Sunday, February 18, 2018

The PNM’s ten points

Reginald Dumas logo34

Mark Fraser


As I indicated in my last article, the PNM says in point eight of its ten points on constitutional and legislative reform that the issue of Tobago internal self-government “must be settled to the satisfaction of the people of Tobago in full accord with their recommendations”. 

That sounds like Patrick Manning’s magisterial pronouncement some years ago that what Tobago wanted Tobago would get. Lord, these politicians.

The people of Tobago have been consulted repeatedly throughout the years—I’ve done some consulting myself—and should by now have arrived at firm recommendations on their future. I don’t mean matters political “forums” decide on and then try to sell to them. I mean matters that come from them.

But we live in a country called “Trinidad and Tobago”, and I would have thought that Tobago’s internal self-government couldn’t logically be a concern of Tobago alone, to be “ full accord” with the views of Tobagonians (resident in Tobago?) only. 

That is why I strongly endorse Keith Rowley’s admonition to his party’s March 2011 convention that “the discussion on full internal self-government is not only a Tobago issue, it’s a Trinidad and Tobago issue...” (My emphasis). I trust deliberations and debate will proceed against that background. And who knows—one of these days Chapter 11A of the Constitution, which deals with the THA (Tobago House of Assembly), may become entrenched in that document, requiring a special majority for change.

Point nine commits the PNM “to an independent judiciary...respected by all the people, and to a system that delivers accessible justice”. You can’t fault that principle, though I would have added “and quick” after “accessible”. 

It is perfectly scandalous for judges to leave the bench with several judgments outstanding—in one notorious case, 60, I’m told—and then, to make things worse, expect affected taxpayers to reward them for their sloth with exaggerated pensions. 

That is emphatically not the way to earn respect. An Express poll earlier this year of the population’s perception of public institutions rated the judicial system last, even behind Parliament. Its standing may well have declined since the pensions furore.

In point nine the PNM also “reiterates its commitment to replacing the Privy Council with the Caribbean Court of Justice”. I wholeheartedly support that. Why we persist in clinging like shameless colonial limpets to a body that has more than once made publicly clear its exasperation with our continued presence is a conundrum only an unusually gifted deity can solve.

Point ten says the PNM “has stated that the Ministry of Local Government should be abolished and...the municipal corporations...given more authority and independence, inter alia”.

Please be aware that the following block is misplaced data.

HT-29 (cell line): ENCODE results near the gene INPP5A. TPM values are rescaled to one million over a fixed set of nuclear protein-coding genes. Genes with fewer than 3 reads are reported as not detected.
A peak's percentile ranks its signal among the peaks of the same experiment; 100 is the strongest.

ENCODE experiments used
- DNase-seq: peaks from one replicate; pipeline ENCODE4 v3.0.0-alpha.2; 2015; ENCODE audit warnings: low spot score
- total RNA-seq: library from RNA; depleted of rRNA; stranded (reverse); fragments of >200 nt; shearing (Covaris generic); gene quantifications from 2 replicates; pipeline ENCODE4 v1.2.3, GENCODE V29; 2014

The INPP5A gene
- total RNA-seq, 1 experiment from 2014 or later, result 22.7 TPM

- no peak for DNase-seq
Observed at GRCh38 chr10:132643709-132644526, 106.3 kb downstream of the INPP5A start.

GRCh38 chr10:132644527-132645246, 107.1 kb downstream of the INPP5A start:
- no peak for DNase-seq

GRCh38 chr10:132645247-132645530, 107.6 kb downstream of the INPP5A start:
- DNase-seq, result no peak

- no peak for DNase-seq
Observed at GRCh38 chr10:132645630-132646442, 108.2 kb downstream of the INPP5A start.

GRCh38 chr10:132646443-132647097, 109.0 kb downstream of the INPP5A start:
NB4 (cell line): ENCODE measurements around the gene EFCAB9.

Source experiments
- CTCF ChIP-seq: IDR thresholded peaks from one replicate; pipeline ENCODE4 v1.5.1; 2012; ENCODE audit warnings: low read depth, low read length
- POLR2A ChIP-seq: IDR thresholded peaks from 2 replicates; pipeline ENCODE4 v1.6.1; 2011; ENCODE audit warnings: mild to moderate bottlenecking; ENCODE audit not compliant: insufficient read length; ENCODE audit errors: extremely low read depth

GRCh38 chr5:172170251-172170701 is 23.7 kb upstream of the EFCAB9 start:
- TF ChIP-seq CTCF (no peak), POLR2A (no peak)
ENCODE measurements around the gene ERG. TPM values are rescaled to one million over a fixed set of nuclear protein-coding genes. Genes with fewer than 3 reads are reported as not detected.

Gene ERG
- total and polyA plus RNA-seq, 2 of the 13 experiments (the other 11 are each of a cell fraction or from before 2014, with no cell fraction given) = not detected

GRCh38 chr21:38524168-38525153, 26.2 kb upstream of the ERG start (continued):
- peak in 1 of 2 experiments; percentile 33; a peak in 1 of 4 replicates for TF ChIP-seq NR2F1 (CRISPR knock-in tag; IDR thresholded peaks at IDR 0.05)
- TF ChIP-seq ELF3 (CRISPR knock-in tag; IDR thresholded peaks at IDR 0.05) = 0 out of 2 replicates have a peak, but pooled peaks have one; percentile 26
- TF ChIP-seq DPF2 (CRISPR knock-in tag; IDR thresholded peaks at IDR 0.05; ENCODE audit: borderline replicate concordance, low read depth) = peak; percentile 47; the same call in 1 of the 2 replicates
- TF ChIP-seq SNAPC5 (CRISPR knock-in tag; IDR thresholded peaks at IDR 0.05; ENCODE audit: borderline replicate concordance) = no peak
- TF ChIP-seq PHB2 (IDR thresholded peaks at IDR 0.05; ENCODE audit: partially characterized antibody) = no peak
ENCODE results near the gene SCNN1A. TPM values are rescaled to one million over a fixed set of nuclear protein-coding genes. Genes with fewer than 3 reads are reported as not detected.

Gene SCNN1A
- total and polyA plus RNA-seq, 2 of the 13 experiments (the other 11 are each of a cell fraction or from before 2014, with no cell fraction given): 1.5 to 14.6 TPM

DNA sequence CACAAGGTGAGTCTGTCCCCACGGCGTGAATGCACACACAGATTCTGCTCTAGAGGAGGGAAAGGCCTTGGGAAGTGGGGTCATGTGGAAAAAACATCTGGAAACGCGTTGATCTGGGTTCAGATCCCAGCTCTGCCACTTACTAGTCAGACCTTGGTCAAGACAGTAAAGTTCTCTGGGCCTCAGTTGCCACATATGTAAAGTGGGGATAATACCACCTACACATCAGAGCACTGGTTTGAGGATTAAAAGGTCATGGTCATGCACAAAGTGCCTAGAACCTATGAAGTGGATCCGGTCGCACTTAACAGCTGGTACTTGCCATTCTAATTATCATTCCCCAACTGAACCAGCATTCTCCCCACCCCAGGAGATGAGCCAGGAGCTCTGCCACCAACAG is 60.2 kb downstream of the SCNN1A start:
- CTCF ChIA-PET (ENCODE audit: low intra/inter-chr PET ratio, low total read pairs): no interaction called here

Earlier in this series I inquired about the basis of this proposed abolition. Had the party made a comprehensive study of Government activity, I asked. The answer, given in the party’s own point four, was no. But you cannot seriously approach Government and governance in so piecemeal a fashion, and I therefore urge the PNM to reflect well before voicing what it sees as policy.

Inter alia is Latin for “among other things”. What are these “other things” the PNM has in mind for municipal corporations? Here again I am reminded of Patrick Manning. 

Speaking in the parliamentary debate on the Municipal Corporations (Amendment) Bill in July 2008, he said the PNM was “afraid of devolution in a society as plural as this”; he much preferred decentralisation. 

In other words, leave the Ministry of Local Government alone; no more power for the corporations. If the PNM has changed its position, it must let us know, and why.

Would the THA be affected by this, I wonder? In 1978 Basil Pitt, speaking on behalf of the PNM, told a Joint Select Committee of Parliament that whatever name was given a Tobago Council, that body should have essentially the same powers as its local government counterparts in Trinidad, except that Tobago would receive special attention because of its challenges in air and sea communications. PNM “endorsement of the concept” of Tobago internal self-government notwithstanding, I ask yet again: could the party define for us precisely what it means by such internal self-government?

I look forward to responses from the PNM to these preliminary thoughts of mine on its ten points.  

—Parts 1, 2 and 3 were 

published on Monday, 

Tuesday and Friday,